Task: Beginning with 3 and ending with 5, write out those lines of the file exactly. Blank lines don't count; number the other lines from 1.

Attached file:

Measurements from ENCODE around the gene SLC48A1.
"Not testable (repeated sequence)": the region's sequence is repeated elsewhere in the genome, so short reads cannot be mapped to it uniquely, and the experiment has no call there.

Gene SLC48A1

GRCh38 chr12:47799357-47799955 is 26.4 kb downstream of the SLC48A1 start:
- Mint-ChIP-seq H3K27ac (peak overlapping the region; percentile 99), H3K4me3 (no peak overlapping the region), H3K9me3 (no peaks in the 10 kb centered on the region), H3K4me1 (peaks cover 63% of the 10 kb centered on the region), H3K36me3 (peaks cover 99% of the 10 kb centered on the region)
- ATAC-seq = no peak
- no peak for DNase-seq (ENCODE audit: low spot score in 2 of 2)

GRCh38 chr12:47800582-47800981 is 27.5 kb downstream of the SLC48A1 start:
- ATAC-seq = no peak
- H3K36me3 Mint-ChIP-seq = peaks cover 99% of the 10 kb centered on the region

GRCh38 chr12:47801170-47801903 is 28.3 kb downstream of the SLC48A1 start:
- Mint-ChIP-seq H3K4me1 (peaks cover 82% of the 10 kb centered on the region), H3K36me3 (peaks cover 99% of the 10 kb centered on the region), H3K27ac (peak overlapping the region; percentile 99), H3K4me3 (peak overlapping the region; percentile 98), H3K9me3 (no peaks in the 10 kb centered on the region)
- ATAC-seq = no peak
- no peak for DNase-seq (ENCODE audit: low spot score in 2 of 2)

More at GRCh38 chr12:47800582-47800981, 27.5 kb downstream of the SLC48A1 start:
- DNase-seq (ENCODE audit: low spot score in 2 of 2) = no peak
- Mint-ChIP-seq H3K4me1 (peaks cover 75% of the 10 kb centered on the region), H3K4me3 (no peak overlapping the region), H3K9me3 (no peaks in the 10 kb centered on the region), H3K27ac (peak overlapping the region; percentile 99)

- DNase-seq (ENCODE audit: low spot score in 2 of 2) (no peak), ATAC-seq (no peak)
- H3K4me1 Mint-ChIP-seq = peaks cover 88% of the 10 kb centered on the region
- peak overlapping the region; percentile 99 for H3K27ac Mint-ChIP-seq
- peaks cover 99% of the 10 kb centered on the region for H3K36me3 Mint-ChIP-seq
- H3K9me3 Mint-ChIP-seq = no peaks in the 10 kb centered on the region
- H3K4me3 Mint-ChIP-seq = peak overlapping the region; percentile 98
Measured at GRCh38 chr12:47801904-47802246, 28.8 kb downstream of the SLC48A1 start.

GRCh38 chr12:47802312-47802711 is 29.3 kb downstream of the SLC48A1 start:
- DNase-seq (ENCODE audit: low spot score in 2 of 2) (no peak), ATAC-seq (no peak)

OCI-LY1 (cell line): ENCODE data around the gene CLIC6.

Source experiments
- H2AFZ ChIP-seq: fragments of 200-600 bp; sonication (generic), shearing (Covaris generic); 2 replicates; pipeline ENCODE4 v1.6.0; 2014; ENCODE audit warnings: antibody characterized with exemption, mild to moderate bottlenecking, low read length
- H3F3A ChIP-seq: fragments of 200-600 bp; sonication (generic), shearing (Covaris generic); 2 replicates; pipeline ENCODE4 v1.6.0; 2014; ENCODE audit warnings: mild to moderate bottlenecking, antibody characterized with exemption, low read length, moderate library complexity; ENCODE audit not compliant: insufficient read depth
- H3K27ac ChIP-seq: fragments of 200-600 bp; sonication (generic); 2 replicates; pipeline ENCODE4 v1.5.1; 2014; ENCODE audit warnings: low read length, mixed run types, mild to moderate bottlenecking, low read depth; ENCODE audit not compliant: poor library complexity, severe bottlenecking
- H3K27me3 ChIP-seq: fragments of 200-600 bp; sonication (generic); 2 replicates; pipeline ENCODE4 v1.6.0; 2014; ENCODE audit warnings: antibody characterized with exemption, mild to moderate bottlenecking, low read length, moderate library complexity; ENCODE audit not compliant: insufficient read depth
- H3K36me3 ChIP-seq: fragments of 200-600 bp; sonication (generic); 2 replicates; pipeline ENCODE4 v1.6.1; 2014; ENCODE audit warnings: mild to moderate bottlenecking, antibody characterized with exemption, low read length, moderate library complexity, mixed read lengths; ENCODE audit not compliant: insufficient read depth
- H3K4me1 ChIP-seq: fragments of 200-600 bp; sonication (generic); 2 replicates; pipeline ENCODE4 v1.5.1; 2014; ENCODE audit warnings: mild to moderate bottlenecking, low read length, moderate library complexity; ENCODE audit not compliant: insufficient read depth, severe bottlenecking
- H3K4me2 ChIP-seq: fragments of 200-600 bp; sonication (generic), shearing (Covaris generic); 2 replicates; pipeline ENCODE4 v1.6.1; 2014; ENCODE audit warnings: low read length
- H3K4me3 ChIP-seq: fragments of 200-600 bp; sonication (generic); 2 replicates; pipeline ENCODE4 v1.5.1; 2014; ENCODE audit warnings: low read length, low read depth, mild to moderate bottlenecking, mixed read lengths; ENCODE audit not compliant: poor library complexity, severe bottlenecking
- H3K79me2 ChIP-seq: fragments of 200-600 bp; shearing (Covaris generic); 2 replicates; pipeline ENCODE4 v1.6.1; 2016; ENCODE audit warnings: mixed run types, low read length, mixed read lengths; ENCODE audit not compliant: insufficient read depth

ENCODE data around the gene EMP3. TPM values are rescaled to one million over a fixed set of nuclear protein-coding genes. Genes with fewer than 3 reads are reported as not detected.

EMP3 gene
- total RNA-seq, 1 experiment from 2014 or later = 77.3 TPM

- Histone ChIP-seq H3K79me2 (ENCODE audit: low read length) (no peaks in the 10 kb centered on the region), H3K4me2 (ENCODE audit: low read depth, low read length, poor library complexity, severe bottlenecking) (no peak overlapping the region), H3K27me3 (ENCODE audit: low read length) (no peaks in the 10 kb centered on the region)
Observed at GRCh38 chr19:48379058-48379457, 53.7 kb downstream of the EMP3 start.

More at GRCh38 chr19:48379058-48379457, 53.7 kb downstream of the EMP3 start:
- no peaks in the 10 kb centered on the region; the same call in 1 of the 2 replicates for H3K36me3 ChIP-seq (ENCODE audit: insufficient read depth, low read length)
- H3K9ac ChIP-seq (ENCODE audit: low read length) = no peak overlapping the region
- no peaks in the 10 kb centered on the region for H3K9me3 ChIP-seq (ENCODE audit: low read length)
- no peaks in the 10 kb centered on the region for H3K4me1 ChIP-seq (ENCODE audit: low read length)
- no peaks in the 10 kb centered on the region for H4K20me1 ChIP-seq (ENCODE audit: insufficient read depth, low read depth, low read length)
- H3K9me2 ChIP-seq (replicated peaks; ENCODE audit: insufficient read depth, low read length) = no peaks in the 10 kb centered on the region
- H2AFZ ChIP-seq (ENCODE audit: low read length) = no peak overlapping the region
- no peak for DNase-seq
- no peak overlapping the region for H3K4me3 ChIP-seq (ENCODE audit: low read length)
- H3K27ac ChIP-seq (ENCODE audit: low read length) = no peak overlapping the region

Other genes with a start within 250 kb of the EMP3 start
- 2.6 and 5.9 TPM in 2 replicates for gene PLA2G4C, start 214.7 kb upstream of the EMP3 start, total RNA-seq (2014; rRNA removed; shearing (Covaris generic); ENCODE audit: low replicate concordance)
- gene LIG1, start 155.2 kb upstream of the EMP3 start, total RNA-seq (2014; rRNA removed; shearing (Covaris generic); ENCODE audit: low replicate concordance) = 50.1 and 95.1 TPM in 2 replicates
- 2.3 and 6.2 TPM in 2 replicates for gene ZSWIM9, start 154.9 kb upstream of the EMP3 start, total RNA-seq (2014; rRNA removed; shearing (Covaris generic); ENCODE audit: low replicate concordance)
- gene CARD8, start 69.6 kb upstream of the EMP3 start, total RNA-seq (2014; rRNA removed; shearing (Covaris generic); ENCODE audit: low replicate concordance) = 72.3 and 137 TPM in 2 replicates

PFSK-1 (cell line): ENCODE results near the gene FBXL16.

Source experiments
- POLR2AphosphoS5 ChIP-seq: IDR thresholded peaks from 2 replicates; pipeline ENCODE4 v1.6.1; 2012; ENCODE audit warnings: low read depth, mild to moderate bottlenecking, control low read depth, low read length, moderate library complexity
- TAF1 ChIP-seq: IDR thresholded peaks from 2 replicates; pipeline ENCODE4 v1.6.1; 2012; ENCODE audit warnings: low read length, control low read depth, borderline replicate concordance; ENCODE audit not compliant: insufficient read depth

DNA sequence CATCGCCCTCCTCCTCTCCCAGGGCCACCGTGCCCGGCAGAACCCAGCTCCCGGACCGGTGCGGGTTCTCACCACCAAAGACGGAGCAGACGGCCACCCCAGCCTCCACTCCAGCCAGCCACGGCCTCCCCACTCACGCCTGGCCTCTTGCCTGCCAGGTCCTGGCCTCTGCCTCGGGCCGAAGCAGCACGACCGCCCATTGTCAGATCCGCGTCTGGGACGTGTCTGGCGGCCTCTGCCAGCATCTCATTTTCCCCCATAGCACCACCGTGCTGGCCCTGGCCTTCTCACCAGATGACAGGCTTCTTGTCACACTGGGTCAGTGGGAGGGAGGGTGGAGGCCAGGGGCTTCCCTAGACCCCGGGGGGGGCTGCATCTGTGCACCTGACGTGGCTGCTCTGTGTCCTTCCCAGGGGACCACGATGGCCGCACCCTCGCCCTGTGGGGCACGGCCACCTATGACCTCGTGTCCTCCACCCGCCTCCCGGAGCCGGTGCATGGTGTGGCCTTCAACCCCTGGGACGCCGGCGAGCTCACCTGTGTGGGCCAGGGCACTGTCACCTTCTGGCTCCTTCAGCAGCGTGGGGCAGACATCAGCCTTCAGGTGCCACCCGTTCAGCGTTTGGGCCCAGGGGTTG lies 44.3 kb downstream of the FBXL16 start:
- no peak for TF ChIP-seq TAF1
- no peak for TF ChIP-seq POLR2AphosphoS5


Gene SLC48A1

GRCh38 chr12:47799357-47799955 is 26.4 kb downstream of the SLC48A1 start:
- Mint-ChIP-seq H3K27ac (peak overlapping the region; percentile 99), H3K4me3 (no peak overlapping the region), H3K9me3 (no peaks in the 10 kb centered on the region), H3K4me1 (peaks cover 63% of the 10 kb centered on the region), H3K36me3 (peaks cover 99% of the 10 kb centered on the region)